by a former Special Forces Officer
There can be economy only where there is efficiency.
In 2009, Dennis Blair, then Director of National Intelligence, rocked conventional wisdom by boldly asserting the primary near-term security concern of the United States was not Russia, China, or international terrorism but rather the global economic crisis. As the world witnessed the full effects of the Great Recession, Blair proclaimed that the continued global economic and financial crisis posed a greater threat to our national security. He also stated the longer the economic recovery, the greater the likelihood of serious damage to United States strategic interests worldwide.
Those prophetic words by Dennis Blair from over a decade ago resonate today as the world struggles to regain its balance. From the economic impact of the global pandemic to ransomware attacks on oil pipelines to the war in Ukraine, the criticality and fragility of the U.S. economy remain a significant issue. Yet as vital as the economy is to our strategic well-being and preservation of our way of life, efforts to devise and execute effective and efficient economic policies, particularly those leveraging economic power as an instrument of national might, remain problematic.
The impact of the coronavirus, global supply chain issues, and trade wars has shown how vulnerable the U.S. economy is to a variety of strategic factors. Many of which require a comprehensive, all-of-government approach to resolve. As the United States organizes and employs unprecedented economic sanctions against Russia for its aggression in Ukraine, the types of sanctions, their efficacy, and coordination of those sanctions, both nationally and internationally, have shown the challenges of wielding this sort of economic power. To use economic might as an effective weapon, it must be well-coordinated for maximum effectiveness.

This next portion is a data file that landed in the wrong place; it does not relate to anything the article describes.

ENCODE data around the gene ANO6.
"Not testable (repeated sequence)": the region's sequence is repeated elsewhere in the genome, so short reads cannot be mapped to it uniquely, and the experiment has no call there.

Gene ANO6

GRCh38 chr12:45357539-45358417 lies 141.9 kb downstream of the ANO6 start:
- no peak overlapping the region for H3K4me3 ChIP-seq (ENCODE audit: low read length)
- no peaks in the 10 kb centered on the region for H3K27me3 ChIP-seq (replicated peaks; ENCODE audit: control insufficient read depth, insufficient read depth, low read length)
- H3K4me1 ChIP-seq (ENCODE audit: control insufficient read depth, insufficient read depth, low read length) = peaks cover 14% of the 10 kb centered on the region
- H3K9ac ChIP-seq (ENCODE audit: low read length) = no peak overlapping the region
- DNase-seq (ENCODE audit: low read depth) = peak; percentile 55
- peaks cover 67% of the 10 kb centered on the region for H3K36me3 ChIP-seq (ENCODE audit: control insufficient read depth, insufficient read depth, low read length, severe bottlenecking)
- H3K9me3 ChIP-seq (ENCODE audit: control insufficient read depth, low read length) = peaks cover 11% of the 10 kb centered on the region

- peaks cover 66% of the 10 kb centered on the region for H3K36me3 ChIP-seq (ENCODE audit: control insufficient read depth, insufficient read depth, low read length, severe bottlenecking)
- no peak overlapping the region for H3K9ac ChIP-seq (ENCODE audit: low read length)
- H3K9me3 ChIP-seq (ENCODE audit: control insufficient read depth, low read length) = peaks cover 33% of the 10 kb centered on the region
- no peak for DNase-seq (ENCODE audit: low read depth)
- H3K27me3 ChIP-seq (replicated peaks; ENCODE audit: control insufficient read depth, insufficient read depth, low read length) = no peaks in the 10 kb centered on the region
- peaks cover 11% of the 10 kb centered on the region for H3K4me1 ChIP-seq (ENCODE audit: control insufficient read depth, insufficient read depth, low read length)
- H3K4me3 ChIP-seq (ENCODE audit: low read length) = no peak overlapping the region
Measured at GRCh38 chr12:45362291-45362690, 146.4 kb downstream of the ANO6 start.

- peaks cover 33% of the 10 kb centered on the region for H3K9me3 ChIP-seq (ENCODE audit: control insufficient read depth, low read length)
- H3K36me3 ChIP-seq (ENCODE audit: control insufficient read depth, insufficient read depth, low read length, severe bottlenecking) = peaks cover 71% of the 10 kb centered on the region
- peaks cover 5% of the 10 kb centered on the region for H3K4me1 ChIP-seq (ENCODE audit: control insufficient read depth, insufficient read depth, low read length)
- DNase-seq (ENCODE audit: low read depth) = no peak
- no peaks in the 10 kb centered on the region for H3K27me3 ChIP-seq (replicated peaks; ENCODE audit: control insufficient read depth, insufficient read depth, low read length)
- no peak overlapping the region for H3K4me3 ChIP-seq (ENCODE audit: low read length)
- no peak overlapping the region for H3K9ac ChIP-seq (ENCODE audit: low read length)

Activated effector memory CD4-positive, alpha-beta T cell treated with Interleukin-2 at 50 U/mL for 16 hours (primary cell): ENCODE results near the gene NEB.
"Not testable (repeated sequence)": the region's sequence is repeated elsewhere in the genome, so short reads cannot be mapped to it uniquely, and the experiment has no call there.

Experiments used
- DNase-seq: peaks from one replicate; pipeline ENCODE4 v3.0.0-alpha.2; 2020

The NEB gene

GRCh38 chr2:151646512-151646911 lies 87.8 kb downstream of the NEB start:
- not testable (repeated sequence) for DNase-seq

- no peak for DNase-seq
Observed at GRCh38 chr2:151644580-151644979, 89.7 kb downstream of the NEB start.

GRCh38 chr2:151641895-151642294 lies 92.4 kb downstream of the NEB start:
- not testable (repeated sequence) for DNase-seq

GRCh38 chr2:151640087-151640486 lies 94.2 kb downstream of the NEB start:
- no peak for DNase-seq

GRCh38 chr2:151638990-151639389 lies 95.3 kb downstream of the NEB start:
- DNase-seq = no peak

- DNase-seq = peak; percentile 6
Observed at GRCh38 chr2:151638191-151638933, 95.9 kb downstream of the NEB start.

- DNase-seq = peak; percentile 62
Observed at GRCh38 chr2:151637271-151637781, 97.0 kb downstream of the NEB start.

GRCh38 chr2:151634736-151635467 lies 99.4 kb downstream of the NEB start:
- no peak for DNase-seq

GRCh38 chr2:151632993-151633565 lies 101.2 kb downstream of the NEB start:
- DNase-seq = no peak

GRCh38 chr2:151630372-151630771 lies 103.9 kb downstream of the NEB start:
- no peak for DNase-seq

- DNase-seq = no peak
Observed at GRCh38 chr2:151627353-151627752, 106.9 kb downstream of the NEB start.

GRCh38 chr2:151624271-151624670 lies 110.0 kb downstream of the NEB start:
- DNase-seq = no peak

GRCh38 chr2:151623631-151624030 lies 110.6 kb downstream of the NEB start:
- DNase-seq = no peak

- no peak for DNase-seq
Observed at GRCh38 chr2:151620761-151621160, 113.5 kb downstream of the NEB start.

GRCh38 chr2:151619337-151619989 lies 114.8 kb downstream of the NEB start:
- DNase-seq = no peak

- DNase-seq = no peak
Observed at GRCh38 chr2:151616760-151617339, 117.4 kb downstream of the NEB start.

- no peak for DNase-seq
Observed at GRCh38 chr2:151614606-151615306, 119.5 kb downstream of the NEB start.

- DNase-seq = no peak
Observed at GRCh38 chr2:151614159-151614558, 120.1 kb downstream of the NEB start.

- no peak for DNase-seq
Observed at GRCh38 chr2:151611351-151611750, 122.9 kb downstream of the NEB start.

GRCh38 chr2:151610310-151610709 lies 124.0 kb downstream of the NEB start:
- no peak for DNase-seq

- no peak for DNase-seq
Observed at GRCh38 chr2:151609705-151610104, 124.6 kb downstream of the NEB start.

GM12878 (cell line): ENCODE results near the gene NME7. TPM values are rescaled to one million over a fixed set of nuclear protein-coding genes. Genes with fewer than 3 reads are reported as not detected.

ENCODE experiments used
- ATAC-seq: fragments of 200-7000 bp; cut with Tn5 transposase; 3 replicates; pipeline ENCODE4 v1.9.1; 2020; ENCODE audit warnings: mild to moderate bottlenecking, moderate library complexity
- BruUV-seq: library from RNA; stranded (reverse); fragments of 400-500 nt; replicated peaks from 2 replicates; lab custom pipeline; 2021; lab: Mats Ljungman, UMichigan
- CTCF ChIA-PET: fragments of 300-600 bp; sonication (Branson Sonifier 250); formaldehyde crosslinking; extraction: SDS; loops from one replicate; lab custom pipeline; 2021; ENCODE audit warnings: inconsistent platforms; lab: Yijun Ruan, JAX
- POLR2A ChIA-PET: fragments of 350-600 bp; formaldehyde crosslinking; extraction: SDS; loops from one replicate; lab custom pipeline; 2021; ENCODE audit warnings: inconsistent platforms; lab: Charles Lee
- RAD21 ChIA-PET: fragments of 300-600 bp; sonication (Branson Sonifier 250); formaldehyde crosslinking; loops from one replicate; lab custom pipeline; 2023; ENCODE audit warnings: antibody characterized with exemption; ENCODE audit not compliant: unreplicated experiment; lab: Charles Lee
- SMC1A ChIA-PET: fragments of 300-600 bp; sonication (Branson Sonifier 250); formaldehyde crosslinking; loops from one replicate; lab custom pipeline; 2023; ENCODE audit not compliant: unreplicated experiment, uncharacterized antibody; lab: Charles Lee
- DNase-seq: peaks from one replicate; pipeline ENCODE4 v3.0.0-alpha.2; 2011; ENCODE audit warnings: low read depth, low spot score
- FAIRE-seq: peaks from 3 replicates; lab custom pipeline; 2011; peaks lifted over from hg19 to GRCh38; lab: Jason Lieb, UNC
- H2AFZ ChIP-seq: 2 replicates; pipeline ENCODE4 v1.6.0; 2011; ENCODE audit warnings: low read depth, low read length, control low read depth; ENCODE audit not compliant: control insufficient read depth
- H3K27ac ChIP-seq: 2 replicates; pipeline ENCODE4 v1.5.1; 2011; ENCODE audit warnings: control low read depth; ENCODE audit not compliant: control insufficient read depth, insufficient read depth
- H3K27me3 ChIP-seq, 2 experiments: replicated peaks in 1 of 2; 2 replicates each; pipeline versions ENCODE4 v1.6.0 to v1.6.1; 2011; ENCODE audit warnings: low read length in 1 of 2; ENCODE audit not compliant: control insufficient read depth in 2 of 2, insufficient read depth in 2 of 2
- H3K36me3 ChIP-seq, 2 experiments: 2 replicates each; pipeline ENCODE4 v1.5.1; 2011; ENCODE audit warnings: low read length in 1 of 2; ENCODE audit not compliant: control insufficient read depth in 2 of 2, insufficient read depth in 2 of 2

Given the significance of our economy and the role our economic strength plays in both domestic and global affairs, the U.S. often struggles to field comprehensive, effective, and unified economic plans and policies. There are many factors that contribute to this problem. Bipartisan politics is one among many, however, less apparent, but arguably of critical importance, is the lack of all-inclusive economic integration into the national strategic decision-making within the U.S. government. This lack of integration is largely due to the absence of a single entity with economic policy authority within U.S. national decision-making structures.
While many G-7 countries have a Minister of Economics in their cabinets, a quick survey of the U.S. National Security Council (NSC) reveals no equivalent cabinet-level position representing economics as an element of national power. No single cabinet officer advises the President on economic matters of strategic significance. The four main elements of national power are diplomatic (State Department), informational (Office of the Director of National Intelligence), military (Defense Department), and economic. All are represented by a cabinet-level authority, apart from the economic component.